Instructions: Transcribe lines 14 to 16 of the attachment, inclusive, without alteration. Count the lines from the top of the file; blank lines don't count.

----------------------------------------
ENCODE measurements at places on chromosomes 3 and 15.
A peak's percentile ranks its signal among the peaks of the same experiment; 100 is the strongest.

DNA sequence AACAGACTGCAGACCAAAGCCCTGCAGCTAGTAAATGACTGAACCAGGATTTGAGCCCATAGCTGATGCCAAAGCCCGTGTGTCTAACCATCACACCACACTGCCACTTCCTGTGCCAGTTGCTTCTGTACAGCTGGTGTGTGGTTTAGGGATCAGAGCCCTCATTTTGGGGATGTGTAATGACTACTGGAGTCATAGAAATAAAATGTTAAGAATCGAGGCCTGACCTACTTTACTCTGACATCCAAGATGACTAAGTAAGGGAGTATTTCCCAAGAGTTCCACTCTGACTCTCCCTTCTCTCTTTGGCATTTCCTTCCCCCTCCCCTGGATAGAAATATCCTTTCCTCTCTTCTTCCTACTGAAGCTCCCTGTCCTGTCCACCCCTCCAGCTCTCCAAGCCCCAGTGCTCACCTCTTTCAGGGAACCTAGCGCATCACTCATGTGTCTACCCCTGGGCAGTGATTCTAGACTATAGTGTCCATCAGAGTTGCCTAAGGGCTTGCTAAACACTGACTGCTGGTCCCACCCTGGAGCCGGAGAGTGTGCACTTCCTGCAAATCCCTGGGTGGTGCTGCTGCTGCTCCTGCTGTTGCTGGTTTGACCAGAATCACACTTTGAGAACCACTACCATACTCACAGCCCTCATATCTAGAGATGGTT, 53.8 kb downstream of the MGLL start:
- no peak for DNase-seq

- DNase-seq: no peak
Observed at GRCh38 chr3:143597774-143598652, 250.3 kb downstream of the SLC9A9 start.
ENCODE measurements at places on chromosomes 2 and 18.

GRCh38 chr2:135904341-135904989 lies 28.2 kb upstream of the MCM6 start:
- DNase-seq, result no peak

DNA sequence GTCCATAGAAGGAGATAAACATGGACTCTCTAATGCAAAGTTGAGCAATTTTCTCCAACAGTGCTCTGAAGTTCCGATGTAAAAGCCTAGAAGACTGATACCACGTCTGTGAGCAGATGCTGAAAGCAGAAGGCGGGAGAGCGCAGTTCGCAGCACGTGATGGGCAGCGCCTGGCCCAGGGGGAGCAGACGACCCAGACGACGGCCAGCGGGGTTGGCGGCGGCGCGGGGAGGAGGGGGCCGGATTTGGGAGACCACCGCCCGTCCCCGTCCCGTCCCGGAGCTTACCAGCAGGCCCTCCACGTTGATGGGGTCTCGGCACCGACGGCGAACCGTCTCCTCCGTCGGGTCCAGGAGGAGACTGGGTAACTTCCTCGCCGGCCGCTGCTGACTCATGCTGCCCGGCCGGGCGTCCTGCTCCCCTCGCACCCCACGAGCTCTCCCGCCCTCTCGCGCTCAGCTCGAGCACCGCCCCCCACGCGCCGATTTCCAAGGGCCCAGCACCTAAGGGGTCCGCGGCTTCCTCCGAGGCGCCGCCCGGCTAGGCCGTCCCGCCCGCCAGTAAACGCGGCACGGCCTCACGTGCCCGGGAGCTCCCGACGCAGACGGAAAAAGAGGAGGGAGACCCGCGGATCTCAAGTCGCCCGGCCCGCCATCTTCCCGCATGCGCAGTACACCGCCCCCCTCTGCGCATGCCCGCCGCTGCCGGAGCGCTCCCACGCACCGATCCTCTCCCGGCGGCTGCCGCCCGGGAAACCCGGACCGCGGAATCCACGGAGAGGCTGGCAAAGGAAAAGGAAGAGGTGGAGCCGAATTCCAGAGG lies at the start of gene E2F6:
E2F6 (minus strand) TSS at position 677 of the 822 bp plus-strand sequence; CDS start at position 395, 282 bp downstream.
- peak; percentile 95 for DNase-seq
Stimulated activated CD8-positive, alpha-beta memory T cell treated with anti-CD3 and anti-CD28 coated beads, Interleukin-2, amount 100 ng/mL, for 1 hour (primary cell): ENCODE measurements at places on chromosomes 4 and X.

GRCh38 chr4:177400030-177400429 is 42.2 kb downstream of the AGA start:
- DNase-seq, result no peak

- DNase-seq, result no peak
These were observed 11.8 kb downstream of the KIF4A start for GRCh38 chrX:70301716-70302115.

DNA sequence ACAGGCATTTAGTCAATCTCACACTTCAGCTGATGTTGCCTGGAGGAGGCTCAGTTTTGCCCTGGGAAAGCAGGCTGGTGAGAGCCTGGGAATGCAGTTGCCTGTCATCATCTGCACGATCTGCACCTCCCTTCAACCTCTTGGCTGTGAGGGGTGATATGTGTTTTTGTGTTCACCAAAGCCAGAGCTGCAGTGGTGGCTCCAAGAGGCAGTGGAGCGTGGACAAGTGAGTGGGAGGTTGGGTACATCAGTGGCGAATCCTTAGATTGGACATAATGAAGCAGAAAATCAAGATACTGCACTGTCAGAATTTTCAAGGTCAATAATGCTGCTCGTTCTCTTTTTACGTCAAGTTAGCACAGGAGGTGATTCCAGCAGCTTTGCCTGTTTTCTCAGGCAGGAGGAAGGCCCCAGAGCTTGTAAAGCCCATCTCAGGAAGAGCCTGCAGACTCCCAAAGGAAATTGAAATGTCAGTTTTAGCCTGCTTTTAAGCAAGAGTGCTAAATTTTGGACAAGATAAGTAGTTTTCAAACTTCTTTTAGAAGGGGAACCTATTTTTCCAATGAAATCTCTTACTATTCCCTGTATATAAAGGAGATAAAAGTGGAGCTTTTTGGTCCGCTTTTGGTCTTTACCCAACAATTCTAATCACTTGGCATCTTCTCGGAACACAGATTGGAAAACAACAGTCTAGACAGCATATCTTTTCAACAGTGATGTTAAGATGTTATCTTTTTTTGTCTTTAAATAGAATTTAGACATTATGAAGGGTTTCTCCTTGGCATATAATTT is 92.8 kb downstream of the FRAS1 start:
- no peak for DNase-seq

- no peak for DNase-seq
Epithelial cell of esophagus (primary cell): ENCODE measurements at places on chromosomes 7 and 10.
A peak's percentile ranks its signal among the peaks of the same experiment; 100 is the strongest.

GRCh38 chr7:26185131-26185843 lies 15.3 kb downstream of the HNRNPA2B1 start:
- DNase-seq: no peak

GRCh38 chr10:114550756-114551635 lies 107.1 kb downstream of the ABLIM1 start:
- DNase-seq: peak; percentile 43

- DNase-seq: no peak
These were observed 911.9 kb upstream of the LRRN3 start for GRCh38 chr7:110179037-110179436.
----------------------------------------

GRCh38 chr4:177400030-177400429 is 42.2 kb downstream of the AGA start:
- DNase-seq, result no peak

- DNase-seq, result no peak